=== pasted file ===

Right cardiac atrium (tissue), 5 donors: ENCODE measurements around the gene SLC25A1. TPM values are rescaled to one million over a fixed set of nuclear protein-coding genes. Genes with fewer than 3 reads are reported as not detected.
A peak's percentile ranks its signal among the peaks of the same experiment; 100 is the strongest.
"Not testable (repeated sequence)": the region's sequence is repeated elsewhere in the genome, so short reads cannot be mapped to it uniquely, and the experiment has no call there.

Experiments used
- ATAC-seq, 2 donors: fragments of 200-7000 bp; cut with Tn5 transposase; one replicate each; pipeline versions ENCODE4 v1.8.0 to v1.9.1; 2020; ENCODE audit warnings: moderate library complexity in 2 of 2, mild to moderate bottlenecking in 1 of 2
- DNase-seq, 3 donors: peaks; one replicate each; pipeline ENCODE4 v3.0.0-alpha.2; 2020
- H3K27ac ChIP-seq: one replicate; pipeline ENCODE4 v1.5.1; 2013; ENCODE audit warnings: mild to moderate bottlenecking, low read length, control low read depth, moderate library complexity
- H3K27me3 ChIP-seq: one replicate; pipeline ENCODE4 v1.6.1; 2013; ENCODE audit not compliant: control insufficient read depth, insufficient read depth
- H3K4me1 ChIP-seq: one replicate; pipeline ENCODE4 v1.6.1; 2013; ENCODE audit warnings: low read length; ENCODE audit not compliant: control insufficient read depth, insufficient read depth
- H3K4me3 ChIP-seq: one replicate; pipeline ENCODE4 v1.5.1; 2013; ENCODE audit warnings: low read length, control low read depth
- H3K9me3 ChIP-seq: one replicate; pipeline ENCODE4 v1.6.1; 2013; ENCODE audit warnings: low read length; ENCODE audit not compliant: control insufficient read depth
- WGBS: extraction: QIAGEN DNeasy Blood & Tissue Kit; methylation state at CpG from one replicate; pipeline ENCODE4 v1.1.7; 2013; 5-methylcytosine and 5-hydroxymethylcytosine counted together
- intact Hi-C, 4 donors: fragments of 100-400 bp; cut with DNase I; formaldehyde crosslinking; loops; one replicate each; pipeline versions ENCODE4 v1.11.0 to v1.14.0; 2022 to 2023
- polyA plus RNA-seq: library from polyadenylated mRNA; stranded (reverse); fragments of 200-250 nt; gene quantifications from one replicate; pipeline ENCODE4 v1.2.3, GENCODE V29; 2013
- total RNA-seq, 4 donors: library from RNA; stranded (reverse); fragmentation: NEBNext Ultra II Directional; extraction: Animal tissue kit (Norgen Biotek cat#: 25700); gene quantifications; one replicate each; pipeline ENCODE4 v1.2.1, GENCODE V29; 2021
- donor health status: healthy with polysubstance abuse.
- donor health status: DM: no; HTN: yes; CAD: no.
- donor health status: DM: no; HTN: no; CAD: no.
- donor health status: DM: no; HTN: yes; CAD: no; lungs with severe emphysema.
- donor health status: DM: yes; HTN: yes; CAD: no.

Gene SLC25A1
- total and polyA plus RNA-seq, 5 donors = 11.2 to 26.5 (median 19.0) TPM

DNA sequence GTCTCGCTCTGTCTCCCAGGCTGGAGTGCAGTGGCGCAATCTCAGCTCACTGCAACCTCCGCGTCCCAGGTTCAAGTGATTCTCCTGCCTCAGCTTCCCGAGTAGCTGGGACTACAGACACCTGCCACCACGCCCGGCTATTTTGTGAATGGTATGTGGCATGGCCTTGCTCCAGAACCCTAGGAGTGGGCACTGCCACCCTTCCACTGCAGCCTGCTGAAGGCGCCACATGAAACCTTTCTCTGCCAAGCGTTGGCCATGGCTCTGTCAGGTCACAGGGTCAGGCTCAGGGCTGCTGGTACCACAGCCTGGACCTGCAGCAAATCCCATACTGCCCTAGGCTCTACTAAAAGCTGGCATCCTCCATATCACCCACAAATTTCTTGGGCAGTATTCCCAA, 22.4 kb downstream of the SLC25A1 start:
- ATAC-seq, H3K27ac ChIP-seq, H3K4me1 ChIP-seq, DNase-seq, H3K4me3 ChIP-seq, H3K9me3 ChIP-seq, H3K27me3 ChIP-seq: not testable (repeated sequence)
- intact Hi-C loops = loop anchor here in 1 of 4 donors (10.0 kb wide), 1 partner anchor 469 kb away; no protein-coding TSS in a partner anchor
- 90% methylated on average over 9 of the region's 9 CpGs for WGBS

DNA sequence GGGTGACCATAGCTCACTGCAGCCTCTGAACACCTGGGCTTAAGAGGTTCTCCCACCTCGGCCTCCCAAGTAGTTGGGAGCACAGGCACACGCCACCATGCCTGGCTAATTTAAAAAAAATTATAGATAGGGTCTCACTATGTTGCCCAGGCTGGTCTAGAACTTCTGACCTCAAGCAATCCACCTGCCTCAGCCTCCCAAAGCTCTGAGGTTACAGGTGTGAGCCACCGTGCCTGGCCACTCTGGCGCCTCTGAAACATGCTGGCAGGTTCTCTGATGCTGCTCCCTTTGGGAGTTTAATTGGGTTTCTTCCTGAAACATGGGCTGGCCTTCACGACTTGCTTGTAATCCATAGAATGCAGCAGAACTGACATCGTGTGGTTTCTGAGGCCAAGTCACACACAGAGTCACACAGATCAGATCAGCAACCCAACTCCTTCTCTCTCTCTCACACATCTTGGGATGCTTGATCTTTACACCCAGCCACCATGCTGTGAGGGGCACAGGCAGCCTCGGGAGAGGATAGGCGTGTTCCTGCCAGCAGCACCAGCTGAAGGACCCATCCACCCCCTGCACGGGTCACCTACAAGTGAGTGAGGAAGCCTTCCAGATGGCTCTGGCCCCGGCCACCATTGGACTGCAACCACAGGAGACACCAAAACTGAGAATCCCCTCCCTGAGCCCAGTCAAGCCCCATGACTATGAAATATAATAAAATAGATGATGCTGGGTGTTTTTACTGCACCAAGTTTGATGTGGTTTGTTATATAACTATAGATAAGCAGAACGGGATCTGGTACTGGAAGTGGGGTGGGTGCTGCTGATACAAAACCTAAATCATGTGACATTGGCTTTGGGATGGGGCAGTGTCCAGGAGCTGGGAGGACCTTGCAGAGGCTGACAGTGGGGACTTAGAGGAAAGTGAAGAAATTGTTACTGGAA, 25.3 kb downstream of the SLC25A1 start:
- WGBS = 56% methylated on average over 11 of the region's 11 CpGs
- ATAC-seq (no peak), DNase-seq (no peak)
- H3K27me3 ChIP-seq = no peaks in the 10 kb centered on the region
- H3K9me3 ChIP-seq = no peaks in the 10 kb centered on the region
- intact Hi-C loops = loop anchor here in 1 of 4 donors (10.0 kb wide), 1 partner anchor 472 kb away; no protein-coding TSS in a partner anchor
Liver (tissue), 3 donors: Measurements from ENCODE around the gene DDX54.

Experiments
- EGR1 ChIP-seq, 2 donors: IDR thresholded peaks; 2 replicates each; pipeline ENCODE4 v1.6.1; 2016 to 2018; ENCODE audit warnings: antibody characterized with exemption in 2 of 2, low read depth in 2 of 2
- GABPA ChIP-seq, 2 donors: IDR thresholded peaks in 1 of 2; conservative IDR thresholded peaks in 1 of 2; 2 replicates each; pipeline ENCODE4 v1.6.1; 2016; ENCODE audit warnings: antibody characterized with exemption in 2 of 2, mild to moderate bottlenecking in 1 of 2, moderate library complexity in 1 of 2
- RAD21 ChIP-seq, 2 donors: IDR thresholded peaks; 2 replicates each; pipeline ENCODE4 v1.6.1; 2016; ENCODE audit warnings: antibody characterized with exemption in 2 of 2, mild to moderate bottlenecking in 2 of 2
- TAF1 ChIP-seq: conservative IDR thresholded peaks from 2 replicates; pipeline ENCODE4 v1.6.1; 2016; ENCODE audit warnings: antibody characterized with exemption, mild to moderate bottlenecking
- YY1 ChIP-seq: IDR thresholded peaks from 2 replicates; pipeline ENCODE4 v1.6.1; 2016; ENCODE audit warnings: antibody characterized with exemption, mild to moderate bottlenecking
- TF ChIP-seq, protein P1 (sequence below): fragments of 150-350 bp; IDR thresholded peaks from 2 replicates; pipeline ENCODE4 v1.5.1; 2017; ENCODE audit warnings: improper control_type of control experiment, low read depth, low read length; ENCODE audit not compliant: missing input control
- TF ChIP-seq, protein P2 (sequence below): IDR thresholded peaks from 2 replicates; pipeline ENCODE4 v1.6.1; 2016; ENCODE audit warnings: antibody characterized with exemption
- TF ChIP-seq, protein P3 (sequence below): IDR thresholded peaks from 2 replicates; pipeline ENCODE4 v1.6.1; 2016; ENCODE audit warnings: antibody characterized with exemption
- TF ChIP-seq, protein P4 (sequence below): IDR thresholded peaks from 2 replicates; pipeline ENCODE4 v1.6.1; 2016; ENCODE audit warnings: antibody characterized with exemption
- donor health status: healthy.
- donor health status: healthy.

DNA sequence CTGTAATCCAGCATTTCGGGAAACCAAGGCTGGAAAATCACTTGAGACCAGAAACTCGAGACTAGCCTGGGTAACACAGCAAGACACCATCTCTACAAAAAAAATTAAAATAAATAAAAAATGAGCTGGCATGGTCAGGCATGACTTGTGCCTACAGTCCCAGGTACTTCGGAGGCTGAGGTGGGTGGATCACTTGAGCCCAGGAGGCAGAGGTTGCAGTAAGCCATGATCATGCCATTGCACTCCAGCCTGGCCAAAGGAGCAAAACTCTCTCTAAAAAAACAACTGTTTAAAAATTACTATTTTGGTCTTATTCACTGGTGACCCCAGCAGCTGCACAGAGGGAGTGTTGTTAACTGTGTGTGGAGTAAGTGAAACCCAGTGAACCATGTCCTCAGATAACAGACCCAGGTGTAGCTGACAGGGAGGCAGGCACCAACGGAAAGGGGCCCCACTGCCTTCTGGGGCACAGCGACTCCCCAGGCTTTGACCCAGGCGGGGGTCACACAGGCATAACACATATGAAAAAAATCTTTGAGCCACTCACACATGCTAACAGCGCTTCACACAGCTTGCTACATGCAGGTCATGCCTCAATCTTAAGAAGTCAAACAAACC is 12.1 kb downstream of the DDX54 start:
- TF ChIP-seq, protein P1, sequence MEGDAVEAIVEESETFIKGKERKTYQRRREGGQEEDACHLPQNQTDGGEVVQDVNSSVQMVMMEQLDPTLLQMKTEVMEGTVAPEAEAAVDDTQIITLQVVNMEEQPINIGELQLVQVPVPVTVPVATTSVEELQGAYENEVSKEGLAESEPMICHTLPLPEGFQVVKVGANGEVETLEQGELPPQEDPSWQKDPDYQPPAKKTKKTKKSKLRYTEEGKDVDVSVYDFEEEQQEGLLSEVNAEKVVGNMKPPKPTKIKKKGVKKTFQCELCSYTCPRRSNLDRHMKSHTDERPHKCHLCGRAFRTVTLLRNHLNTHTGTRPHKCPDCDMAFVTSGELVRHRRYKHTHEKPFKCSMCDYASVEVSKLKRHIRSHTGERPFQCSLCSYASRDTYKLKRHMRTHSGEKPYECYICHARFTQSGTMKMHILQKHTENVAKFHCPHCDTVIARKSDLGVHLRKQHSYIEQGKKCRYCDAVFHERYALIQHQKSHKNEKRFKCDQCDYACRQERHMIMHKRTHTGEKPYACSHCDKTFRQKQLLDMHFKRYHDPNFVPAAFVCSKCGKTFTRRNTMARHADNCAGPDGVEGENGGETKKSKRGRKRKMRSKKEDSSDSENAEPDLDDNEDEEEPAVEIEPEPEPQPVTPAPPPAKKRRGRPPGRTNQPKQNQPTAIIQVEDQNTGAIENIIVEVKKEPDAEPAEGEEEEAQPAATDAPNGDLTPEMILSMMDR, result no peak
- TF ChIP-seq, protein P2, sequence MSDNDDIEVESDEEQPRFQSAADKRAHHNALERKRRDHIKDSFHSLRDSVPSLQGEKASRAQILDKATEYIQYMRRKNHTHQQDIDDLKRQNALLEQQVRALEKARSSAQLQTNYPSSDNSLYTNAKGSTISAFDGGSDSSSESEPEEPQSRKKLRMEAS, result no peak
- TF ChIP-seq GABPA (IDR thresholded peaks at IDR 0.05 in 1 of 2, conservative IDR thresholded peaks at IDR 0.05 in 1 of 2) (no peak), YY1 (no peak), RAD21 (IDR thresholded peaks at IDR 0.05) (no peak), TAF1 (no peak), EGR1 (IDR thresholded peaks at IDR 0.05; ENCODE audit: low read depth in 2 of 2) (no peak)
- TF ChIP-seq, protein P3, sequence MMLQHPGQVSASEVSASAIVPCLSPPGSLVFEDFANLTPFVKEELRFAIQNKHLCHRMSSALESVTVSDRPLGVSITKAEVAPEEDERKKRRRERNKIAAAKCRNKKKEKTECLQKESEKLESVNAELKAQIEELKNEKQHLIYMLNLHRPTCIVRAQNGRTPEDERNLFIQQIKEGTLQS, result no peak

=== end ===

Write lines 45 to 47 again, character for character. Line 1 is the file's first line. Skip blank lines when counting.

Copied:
- donor health status: healthy.

DNA sequence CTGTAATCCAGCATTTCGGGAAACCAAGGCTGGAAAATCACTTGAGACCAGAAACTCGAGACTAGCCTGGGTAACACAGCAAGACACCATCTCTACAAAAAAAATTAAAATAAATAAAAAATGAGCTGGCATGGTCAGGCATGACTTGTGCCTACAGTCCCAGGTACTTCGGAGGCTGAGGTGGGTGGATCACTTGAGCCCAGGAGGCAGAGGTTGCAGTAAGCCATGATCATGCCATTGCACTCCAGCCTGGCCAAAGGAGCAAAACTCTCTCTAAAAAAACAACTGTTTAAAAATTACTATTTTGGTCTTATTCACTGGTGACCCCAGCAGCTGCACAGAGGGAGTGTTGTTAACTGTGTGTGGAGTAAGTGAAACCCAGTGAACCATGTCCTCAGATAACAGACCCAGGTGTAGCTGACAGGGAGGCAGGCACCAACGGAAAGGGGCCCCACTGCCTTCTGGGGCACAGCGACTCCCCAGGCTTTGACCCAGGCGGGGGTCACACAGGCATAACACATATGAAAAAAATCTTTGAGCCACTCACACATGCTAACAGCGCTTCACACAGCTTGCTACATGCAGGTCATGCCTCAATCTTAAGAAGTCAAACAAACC is 12.1 kb downstream of the DDX54 start:
- TF ChIP-seq, protein P1, sequence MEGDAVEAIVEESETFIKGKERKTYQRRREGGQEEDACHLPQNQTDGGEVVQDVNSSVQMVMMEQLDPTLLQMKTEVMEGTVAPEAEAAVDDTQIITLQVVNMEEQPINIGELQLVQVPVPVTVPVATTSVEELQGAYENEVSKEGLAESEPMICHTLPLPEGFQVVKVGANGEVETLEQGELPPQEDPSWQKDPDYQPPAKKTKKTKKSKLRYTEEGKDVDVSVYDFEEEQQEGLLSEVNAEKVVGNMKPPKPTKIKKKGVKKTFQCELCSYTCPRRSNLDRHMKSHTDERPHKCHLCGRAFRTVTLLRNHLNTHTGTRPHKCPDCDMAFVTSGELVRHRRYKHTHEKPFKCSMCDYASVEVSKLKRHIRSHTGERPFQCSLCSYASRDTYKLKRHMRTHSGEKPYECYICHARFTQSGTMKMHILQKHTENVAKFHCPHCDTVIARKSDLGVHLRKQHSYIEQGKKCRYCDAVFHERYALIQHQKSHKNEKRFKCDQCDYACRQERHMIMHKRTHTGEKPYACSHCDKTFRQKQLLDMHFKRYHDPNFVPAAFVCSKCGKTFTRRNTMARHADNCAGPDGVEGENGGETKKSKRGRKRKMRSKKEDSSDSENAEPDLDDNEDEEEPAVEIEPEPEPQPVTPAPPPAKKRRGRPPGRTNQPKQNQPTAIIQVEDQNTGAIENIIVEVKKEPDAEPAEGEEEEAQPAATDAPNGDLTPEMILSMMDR, result no peak